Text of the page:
Jack Lovett is a S&C specialist, owner of Spartan Performance and two-time British natural strongman champion. He is based in Consett, County Durham.
The log is very much synonymous with both strongman training and contests, but it is also an invaluable tool in my training arsenal for many of my personal training clients, irrespective of their training goal or sport. Why? Because training with a ‘strongman’ log provides a myriad of strength and performance benefits that barbells alone simply can’t deliver.
Such is the versatility of a strongman log that it is simple to incorporate into the strength and conditioning routine of most healthy individuals. Doing so will develop full-body strength in a way that barbells and dumbbells can’t match. The fundamentals of strength training remain timeless – squat, deadlift, overhead press, bench press and clean – but a variety of barbell and log lifts will keep you progressing longer. Here are the key benefits, then follow my advice for incorporating logs into your programme.
Firstly, the neutral grip of the log press is far more bio-mechanically suitable for shoulder and wrist health than the internally-rotated position associated with the bench press and standard barbell overhead press. Healthy shoulders and wrists are of paramount importance to the general gym goer and athlete alike. There is also significantly more biceps recruitment involved in the clean and press movement because of the neutral hand placement. Strong arms and grip are particularly useful to combat athletes and general trainers alike.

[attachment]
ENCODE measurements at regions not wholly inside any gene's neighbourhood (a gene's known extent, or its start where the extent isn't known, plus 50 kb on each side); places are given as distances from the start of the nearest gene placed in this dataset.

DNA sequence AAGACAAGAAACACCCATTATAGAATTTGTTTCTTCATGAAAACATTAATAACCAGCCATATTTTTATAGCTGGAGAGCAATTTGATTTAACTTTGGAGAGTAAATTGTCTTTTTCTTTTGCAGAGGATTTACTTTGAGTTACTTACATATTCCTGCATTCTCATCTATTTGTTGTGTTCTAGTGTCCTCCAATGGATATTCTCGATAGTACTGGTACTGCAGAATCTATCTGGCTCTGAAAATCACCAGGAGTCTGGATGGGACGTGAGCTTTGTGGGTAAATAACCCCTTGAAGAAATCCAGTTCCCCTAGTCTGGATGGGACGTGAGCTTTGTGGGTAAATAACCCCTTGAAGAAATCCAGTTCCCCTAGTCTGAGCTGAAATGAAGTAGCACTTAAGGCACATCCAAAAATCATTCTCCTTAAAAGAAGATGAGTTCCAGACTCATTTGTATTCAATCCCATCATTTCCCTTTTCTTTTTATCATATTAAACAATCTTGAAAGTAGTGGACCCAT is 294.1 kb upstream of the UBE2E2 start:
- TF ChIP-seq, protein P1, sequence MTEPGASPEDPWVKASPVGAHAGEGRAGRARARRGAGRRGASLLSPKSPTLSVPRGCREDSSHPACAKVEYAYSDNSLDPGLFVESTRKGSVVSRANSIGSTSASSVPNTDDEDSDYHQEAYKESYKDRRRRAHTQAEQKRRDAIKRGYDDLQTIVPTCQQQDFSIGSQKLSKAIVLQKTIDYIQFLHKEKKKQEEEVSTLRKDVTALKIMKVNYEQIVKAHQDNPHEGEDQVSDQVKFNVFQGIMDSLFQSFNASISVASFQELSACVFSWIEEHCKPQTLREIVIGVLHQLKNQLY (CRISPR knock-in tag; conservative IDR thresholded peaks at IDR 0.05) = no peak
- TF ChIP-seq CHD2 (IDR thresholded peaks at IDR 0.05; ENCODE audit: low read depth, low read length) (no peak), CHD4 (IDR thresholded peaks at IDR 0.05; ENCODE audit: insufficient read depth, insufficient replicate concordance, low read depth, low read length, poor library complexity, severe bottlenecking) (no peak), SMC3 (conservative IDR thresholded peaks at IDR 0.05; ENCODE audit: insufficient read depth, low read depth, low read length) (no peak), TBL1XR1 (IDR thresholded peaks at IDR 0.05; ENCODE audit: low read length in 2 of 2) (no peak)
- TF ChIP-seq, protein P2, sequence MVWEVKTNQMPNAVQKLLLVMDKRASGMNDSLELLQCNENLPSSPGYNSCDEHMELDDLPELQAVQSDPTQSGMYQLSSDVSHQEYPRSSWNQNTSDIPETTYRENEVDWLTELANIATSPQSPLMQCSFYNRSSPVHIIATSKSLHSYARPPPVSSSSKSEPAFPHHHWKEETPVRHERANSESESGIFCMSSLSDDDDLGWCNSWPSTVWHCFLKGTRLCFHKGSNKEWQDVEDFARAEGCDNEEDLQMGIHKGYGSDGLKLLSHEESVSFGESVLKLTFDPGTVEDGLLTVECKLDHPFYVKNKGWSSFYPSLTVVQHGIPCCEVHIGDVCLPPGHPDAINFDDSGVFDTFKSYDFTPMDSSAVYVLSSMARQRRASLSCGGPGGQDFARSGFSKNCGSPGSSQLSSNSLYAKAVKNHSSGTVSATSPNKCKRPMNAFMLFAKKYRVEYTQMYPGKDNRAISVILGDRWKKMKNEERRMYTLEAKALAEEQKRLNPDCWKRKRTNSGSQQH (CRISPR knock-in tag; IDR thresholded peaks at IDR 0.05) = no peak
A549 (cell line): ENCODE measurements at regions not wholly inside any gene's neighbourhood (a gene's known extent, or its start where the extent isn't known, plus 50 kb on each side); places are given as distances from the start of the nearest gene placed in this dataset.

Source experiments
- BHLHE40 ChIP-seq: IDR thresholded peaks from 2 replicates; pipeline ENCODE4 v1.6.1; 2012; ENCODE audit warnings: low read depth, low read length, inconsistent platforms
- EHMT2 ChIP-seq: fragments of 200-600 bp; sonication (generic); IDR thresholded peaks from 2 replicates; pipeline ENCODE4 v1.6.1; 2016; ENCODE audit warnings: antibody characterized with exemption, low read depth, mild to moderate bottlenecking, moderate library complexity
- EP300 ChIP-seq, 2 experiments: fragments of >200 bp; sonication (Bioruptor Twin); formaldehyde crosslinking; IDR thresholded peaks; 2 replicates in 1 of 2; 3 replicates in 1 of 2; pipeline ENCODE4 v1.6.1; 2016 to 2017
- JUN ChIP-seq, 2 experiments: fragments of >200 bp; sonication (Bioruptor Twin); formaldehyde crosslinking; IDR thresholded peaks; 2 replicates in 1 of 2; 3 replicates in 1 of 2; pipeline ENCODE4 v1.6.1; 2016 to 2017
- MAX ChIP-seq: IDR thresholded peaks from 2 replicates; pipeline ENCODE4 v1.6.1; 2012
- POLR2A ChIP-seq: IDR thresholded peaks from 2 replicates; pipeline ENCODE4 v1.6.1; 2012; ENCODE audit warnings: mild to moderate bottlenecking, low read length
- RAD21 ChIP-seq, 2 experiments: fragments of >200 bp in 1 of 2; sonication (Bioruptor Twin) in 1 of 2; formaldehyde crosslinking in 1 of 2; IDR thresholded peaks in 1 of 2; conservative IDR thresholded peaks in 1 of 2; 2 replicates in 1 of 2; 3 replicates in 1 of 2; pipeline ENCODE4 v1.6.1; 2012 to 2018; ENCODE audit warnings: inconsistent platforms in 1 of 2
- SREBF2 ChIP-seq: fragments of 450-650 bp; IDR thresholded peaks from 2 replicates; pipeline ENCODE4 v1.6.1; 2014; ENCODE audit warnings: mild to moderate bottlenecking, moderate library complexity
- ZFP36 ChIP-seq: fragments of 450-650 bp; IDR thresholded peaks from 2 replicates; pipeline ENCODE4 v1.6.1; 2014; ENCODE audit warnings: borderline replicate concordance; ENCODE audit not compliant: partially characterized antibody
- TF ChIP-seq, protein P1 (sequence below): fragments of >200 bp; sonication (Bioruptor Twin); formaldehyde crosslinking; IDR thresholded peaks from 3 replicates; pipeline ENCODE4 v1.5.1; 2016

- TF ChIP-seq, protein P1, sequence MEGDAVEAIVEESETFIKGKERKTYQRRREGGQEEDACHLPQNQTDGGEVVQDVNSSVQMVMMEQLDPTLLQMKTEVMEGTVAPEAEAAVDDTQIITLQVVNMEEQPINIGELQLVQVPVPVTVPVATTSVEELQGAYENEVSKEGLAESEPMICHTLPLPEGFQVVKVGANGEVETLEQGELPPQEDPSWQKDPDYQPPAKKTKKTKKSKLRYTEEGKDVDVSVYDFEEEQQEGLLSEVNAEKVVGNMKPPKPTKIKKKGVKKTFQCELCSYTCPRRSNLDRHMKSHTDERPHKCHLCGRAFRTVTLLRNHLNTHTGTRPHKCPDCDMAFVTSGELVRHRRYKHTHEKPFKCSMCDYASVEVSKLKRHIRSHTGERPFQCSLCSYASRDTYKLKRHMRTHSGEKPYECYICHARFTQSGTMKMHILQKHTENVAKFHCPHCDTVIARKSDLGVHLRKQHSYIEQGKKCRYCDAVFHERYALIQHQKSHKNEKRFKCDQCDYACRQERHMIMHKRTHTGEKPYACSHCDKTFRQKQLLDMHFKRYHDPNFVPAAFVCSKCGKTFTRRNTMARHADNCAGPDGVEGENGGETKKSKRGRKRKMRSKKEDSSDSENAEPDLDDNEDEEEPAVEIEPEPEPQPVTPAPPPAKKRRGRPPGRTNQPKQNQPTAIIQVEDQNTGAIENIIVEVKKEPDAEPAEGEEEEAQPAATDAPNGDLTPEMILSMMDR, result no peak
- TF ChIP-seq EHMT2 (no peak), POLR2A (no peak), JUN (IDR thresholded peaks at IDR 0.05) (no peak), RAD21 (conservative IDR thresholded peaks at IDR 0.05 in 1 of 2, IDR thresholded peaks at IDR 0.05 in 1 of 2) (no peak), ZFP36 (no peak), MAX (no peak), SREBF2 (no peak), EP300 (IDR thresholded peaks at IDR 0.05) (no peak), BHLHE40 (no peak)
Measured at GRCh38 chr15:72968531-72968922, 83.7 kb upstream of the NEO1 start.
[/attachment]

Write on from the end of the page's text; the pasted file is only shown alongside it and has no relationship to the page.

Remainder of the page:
Log exercises involve the entire body, especially in overhead log presses, where the upper back musculature must stabilise the torso in conjunction with the abdominals on the opposite side of the body. Hence individuals new to log pressing often notice the need for greater rhomboid strength, as well as noticeable abdominal soreness after their first few sessions. This need for core stability increases in proportion to the diameter of the log. Logs are available in a variety of diameters; there is no industry standard. From my own experience, I personally recommend between 10-inch and 12-inch diameter logs.
Additionally, because the log’s centre of gravity is farther away from the lifters own centre of gravity than with a regular barbell, there is a greater lower back recruitment. The log also encourages a valuable movement pattern for power and combat athletes, especially when performing clean and press movements. This is because of the development of hip strength and explosiveness: all essential qualities in all kicking, punching, takedowns, clinching and grappling movements.